RARA-AVIS: Re: RARA-AVIS Digest V2 #1011

Karen Anderson (karenand@halcyon.com)
Fri, 24 Dec 1999 17:16:33 -0800

In a message Wed, 22 Dec 1999 David Lane <dalane@argonet.co.uk> commented

>>In article < D07F1FE7FB6DD311890B00508B2C519038A88E@mail.gmgroup.com>,
   Enrique Bird <ebird@gmgroup.com> wrote:
>> ... In most Spanish speaking places, it would not make sense for
>> downtown. The thing is, downtown is a case of a word composed of 2 other
>> words which, when so combined, do NOT add up in their meanings.

>Same in UK. You might, however, say "down town"; which just means going to
>the town centre where the shops and offices are.

>> A non-literal translation might go something like "la parte comercial"
>> "the commercial section".

>It's along time since I was in Spain. Towns and cities seemed much like
>the UK in layout. I've just had an idea! Seville, Toledo, Barcelona and
>other cities have expanded a great deal in recent years; would you not
>describe the old medieval hearts of these cities (especially if they had
>city walls) as the Old City? That would be roughly analogous to the
>American downtown.

i don't think "old city" wouldn't work. In Genova (Genoa) Italy, the medieval old town or (also called the "vicoli," or "the narrow alleyways") is no longer a center of commerce or a "downtown." It's more like a Soho or TriBeca--a mixture of old apartments and shops with trendy boutiques and artists lofts.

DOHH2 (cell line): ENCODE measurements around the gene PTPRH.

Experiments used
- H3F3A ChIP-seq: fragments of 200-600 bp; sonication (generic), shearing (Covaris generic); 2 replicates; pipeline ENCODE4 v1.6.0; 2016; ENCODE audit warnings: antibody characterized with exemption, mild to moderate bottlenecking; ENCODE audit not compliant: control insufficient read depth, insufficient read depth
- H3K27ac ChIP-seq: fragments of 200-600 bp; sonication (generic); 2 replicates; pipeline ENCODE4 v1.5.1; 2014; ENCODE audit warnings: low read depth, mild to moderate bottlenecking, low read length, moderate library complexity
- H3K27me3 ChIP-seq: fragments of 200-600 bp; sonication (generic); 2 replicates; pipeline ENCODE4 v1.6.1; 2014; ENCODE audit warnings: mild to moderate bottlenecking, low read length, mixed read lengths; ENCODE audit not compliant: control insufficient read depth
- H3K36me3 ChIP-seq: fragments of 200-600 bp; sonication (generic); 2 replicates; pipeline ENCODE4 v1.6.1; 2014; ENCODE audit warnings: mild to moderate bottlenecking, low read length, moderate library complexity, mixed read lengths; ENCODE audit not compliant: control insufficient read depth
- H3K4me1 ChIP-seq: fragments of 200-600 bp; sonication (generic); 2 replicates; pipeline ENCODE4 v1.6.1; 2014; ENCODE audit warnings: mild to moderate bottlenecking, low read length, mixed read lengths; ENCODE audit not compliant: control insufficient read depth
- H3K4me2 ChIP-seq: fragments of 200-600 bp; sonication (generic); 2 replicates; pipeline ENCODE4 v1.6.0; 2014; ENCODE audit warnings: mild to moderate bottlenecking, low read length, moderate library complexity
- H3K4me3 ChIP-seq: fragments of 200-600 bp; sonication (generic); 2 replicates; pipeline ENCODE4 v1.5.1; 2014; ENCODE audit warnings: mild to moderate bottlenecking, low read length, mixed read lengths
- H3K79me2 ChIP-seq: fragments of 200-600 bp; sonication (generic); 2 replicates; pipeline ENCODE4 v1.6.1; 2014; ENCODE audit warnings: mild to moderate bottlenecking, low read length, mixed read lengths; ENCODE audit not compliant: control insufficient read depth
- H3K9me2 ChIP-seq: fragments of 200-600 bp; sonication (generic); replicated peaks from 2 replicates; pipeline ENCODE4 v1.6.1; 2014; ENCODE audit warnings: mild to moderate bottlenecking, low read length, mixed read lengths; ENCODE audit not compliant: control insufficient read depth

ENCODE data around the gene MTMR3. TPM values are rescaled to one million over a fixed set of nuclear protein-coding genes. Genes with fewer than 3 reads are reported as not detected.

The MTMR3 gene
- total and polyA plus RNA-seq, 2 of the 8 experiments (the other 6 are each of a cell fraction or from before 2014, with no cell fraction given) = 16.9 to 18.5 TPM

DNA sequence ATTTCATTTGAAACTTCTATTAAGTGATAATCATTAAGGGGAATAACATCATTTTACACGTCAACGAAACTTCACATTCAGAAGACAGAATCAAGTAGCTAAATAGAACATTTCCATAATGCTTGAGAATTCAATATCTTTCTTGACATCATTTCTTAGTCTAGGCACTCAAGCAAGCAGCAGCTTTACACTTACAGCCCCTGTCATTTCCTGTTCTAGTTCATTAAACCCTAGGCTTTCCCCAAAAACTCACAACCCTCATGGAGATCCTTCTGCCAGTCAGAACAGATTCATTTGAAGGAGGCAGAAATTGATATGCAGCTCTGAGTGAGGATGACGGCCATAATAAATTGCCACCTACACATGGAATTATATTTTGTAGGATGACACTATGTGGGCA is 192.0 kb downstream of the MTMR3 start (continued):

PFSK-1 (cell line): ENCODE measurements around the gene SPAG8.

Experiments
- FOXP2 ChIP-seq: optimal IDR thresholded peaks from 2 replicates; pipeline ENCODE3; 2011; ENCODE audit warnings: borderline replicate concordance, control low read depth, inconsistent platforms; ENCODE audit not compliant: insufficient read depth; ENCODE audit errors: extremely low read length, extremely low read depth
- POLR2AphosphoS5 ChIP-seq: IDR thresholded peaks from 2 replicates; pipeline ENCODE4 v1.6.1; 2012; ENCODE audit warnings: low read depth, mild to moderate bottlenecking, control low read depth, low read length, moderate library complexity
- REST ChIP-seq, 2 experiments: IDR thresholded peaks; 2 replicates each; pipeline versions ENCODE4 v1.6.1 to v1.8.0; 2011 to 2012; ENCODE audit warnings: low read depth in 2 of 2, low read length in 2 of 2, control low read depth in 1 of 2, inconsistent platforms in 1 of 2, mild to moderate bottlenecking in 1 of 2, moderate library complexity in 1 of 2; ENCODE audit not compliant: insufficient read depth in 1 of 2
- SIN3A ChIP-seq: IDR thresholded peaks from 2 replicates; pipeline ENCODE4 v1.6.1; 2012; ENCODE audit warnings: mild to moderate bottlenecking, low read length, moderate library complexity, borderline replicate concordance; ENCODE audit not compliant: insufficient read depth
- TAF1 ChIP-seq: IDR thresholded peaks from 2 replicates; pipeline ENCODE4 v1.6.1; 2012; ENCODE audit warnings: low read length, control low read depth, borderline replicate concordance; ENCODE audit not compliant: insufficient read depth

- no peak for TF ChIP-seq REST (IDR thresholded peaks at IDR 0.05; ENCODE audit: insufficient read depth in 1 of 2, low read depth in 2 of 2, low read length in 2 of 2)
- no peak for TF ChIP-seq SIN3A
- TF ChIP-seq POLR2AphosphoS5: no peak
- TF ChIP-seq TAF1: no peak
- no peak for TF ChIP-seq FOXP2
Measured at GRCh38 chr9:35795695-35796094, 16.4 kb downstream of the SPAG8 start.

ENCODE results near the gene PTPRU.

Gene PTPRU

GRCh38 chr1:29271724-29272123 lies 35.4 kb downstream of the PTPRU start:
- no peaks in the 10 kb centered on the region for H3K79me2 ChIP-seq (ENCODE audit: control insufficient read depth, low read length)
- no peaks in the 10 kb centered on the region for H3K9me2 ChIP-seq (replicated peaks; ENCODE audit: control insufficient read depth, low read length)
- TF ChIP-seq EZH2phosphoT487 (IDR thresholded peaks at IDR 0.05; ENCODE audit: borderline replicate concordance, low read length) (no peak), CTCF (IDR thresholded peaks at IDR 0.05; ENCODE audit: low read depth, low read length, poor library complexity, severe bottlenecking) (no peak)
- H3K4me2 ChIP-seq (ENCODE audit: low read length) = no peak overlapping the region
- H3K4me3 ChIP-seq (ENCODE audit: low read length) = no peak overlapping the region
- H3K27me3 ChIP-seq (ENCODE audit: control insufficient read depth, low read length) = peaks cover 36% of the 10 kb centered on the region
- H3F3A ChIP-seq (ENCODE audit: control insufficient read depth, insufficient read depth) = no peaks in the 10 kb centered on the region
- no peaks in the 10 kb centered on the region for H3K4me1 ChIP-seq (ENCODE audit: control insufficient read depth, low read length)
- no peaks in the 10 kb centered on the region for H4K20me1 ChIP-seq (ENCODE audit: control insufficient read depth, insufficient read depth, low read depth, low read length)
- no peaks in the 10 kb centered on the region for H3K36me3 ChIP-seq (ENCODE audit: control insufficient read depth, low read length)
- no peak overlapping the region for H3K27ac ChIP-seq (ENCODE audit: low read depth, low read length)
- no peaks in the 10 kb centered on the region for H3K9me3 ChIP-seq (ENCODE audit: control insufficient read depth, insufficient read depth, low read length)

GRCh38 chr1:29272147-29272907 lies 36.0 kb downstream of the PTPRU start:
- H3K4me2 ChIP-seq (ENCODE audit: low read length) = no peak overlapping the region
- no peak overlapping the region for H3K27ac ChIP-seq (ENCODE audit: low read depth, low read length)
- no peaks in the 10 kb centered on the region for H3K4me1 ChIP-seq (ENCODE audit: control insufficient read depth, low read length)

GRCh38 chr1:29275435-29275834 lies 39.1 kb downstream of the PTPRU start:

The best suggestion I've heard yet in this thread is "la parte comercial" or, in Italian, "it centro commerciale." However, in Genoa, I never heard anyone describe something as a downtown. To signify the commercial area, people simply used the name of the main commercial street the way we would say "Broadway" to signify both a street and the surrounding area.

An aside: I once tried to translate a Sherlock Holmes pastiche that appeared in the Italian magazine Panorama from Italian to English. It was nearly impossible. The two cultures think quite differently, so what is a subtle but recognizable clue in one language comes out either utterly obscure in the other or bizarrely overblown. The story would have required a complete rewriting.


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